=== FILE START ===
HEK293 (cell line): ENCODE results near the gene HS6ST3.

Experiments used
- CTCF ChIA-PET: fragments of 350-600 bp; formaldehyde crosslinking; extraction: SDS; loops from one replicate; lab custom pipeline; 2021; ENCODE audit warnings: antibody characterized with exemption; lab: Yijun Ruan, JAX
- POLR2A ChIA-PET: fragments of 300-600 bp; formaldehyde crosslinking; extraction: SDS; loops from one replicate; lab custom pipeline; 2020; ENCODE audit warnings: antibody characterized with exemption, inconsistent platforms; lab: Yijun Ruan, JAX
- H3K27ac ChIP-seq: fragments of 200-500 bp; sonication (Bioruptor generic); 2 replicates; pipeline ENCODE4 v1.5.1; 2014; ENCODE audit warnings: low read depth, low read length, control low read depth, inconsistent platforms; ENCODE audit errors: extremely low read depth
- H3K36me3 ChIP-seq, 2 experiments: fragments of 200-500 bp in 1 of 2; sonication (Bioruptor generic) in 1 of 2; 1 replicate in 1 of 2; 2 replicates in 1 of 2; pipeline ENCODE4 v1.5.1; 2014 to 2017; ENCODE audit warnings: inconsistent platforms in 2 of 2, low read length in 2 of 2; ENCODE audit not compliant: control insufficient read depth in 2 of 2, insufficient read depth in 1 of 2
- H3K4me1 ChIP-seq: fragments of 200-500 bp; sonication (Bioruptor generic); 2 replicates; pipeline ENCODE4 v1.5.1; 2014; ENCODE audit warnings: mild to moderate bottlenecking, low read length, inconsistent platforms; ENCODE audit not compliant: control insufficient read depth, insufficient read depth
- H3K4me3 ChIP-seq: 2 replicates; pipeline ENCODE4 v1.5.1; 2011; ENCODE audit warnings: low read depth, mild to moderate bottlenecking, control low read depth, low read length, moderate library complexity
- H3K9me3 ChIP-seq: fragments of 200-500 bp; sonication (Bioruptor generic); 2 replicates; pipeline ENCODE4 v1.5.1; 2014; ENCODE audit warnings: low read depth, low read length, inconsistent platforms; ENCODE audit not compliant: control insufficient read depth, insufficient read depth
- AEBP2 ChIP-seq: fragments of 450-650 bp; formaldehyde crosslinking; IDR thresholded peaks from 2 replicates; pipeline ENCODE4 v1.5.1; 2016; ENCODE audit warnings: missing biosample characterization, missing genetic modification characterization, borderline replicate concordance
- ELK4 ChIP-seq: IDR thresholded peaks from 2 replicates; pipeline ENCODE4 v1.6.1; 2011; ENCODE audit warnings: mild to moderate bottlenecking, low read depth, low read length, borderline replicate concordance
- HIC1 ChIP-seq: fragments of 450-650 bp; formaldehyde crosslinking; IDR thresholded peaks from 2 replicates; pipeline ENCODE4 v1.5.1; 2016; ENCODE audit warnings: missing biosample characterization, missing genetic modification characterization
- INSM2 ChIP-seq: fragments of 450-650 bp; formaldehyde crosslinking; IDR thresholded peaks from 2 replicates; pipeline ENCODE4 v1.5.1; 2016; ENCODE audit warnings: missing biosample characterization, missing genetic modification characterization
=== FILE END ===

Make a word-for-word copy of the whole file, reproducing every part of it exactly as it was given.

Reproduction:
HEK293 (cell line): ENCODE results near the gene HS6ST3.

Experiments used
- CTCF ChIA-PET: fragments of 350-600 bp; formaldehyde crosslinking; extraction: SDS; loops from one replicate; lab custom pipeline; 2021; ENCODE audit warnings: antibody characterized with exemption; lab: Yijun Ruan, JAX
- POLR2A ChIA-PET: fragments of 300-600 bp; formaldehyde crosslinking; extraction: SDS; loops from one replicate; lab custom pipeline; 2020; ENCODE audit warnings: antibody characterized with exemption, inconsistent platforms; lab: Yijun Ruan, JAX
- H3K27ac ChIP-seq: fragments of 200-500 bp; sonication (Bioruptor generic); 2 replicates; pipeline ENCODE4 v1.5.1; 2014; ENCODE audit warnings: low read depth, low read length, control low read depth, inconsistent platforms; ENCODE audit errors: extremely low read depth
- H3K36me3 ChIP-seq, 2 experiments: fragments of 200-500 bp in 1 of 2; sonication (Bioruptor generic) in 1 of 2; 1 replicate in 1 of 2; 2 replicates in 1 of 2; pipeline ENCODE4 v1.5.1; 2014 to 2017; ENCODE audit warnings: inconsistent platforms in 2 of 2, low read length in 2 of 2; ENCODE audit not compliant: control insufficient read depth in 2 of 2, insufficient read depth in 1 of 2
- H3K4me1 ChIP-seq: fragments of 200-500 bp; sonication (Bioruptor generic); 2 replicates; pipeline ENCODE4 v1.5.1; 2014; ENCODE audit warnings: mild to moderate bottlenecking, low read length, inconsistent platforms; ENCODE audit not compliant: control insufficient read depth, insufficient read depth
- H3K4me3 ChIP-seq: 2 replicates; pipeline ENCODE4 v1.5.1; 2011; ENCODE audit warnings: low read depth, mild to moderate bottlenecking, control low read depth, low read length, moderate library complexity
- H3K9me3 ChIP-seq: fragments of 200-500 bp; sonication (Bioruptor generic); 2 replicates; pipeline ENCODE4 v1.5.1; 2014; ENCODE audit warnings: low read depth, low read length, inconsistent platforms; ENCODE audit not compliant: control insufficient read depth, insufficient read depth
- AEBP2 ChIP-seq: fragments of 450-650 bp; formaldehyde crosslinking; IDR thresholded peaks from 2 replicates; pipeline ENCODE4 v1.5.1; 2016; ENCODE audit warnings: missing biosample characterization, missing genetic modification characterization, borderline replicate concordance
- ELK4 ChIP-seq: IDR thresholded peaks from 2 replicates; pipeline ENCODE4 v1.6.1; 2011; ENCODE audit warnings: mild to moderate bottlenecking, low read depth, low read length, borderline replicate concordance
- HIC1 ChIP-seq: fragments of 450-650 bp; formaldehyde crosslinking; IDR thresholded peaks from 2 replicates; pipeline ENCODE4 v1.5.1; 2016; ENCODE audit warnings: missing biosample characterization, missing genetic modification characterization
- INSM2 ChIP-seq: fragments of 450-650 bp; formaldehyde crosslinking; IDR thresholded peaks from 2 replicates; pipeline ENCODE4 v1.5.1; 2016; ENCODE audit warnings: missing biosample characterization, missing genetic modification characterization